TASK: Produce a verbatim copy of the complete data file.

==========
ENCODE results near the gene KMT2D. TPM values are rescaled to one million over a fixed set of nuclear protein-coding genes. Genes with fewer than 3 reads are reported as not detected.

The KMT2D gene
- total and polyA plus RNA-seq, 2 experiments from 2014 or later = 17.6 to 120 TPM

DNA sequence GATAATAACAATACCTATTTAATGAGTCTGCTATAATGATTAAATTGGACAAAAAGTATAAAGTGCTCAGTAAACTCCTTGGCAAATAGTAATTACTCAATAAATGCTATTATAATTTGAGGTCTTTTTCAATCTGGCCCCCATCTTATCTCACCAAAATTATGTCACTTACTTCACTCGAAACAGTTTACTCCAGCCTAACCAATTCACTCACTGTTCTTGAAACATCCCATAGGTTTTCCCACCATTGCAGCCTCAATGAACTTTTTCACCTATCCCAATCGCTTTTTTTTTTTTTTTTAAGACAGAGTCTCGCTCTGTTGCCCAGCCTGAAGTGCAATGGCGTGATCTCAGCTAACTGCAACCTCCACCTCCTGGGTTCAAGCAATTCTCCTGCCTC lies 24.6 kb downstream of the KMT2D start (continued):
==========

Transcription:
ENCODE results near the gene KMT2D. TPM values are rescaled to one million over a fixed set of nuclear protein-coding genes. Genes with fewer than 3 reads are reported as not detected.

The KMT2D gene
- total and polyA plus RNA-seq, 2 experiments from 2014 or later = 17.6 to 120 TPM

DNA sequence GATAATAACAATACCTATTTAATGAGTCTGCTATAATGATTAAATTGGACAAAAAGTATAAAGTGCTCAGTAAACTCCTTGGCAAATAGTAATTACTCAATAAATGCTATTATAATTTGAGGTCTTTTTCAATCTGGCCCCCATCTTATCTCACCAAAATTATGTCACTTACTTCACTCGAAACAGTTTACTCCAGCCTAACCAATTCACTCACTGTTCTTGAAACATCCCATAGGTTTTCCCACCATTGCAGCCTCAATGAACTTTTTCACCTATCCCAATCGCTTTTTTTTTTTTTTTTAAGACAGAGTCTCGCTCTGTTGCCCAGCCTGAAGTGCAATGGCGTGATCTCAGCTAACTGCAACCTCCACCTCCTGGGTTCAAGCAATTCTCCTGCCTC lies 24.6 kb downstream of the KMT2D start (continued):